“Open science”: ambivalences and tensions - New borderlands between science, technology and society
Interdisciplinary International Graduate Summer School
University of the Basque Country UPV/EHU, Donostia‐San Sebastian, Spain
postponed to 2021
The Miguel Sánchez-Mazas Chair (University of the Basque Country UPV/EHU), the Institute for Technology Assessment and Systems Analysis (ITAS, KIT Karlsruhe) and the Human Technology Centre (HumTec, RWTH Aachen) will be hosting an International Summer School for PhD students, titled “Open science”: ambivalences and tensions - New borderlands between science, technology and society. The Summer School is part of the 39th edition of the UPV/EHU Summer Courses.
Call for Papers
The present time is characterized by a distressing copresence of diverging dynamics such as digital transition, globalization, environmental crises, new forms of terrorism, new populism and many other dynamics pushing societies towards new answers about the old question of which forms of solving collective problems are both legitimate as well as effective. Thereby, we see two different forms of reaction which can be addressed as regressive forms of politics (e.g. protectionism, „post-truth“, nationalism) on the one hand versus calls for open societies based on knowledge sharing and coproduction dynamics (e.g. EU’s “three Os”: Open Innovation, Open Science, Open to the World; European Commission 2016, 2017; Moedas 2015) on the other. Same to science, like the discourse of “sound” or “excellent” science on the one hand versus calls for “upstream engagement”, “citizen science” and open science on the other indicate.
In any case, and this is our starting point here, while new borderlands between science, technology and society are emerging, troubling ambivalences might come to light as the opening-up might be aligned by closing down effects and vice versa. The ambivalence of “openness” is evident in the example of the EU strategies: The experimental processes of opening-up offer new chances for the inclusion of lay-people or citizens into the innovation process and thereby an improvement of efficiency and legitimacy. But, at the same time “open science” becomes instrumental to certain economic goals by which civil society risks being represented as “users” with a “central and transversal role to play in bringing innovation to the market” (European Commission, 2016, p. 17). This raises the question: How open is the politics of open science? The guiding principle of “Opening-Up Science, Technology and Society” is presented as the solution – but at the same time raises questions about the cultural-institutional boundary conditions of open science in practice (e.g. Nerlich et al. 2018; McGray et al. 2018).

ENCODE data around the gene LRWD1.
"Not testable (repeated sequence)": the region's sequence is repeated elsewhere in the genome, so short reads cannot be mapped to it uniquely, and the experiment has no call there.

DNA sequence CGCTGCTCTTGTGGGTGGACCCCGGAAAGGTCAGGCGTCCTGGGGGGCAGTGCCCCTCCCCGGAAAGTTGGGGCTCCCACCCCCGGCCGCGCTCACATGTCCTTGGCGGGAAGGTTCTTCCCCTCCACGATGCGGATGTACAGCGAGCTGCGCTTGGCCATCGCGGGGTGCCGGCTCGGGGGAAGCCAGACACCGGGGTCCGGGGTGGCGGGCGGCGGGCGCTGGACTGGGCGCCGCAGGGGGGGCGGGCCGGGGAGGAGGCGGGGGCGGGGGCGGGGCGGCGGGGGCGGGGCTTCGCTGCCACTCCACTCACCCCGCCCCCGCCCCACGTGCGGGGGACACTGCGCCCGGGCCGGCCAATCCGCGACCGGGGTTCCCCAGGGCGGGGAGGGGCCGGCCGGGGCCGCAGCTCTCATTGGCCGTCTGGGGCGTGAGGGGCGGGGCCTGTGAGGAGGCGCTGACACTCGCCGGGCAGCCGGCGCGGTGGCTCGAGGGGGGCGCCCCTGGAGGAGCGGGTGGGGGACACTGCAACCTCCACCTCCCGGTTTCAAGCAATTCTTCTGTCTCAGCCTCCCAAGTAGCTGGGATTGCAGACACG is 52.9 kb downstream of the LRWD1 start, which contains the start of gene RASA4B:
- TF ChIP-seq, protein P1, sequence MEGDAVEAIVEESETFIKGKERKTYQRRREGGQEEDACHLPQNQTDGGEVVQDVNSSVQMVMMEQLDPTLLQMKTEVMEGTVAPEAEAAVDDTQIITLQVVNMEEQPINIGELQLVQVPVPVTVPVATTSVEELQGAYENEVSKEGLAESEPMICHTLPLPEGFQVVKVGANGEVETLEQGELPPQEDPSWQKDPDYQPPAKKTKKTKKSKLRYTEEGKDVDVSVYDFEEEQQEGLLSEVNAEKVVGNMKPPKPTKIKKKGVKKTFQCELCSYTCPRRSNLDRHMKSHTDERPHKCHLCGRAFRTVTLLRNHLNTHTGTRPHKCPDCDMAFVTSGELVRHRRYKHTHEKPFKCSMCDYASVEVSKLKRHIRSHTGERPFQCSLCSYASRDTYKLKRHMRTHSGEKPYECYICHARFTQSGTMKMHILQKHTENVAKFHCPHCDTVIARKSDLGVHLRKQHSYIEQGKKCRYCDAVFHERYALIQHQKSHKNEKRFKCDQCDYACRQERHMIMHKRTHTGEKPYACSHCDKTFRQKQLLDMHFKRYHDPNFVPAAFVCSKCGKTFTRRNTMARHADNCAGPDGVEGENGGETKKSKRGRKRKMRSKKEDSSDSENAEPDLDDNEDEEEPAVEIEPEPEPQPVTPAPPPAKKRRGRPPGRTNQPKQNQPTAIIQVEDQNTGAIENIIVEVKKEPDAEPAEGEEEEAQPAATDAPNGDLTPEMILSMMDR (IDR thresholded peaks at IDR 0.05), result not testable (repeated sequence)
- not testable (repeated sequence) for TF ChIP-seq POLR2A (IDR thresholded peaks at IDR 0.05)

Steve Fuller, is professor of sociology at the University of Warwick, Department for Social Sciences, UK.
The 'End(s) of Openness' Collective (Natascha Chtena, Seth Erickson, Christopher Kelty (presenter), Alexandra Lippman, Aaron Panoffsky, Irene Pasquetto and David Peterson) Christopher M. Kelty, is professor at the University of California, Los Angeles, USA. End(s) of Openness is a collective of scholars in anthropology, sociology, and information studies researching the afterlives of openness.
Philip Mirowski, is professor of Economics and Policy Studies and the History and Philosophy of Science at the University of Notre Dame, USA.
European Commission (2016). Open Innovation, Open Science, Open to the World – a vision for Europe. Luxembourg: Publications Office of the EU.
European Commission (2017). OSPP-REC: Open Science Policy Platform Recommendations. Luxembourg: Publications Office of the European Union.
Kelty, Christopher M. (2008). Two Bits. The Cultural Significance of Free Software. Durham.
Mayer, K. (2015). From Science 2.0 to Open Science: Turning rhetoric into action? STCSN-eLetter, 3(1). http://stcsn.ieee.net/e-letter/stcsn-e-letter-vol-3-no-1/from-science-2-0-to-open-science. Accessed: September 3, 2019.
McCray, AT, Berman F, Carroll M, Ginther D, Miller R, Schiffer P, Seidel E, Szalay A, Tauxe L, Xu H. (Eds.) (2018). Open Science by Design: Realizing a Vision for 21st Century Research. Washington.
Moedas, C. (2015). Open Innovation, Open Science, Open to the World (SPEECH/15/5243). “A new start for Europe: Opening up to an ERA of Innovation” Conference. June 22, 2015. Brussels.
Nerlich, B.; Hartley, S.; Raman, S.; Smith A. (2018). Science and the politics of Openness. Here be monsters. Manchester.
Objective & Main Topics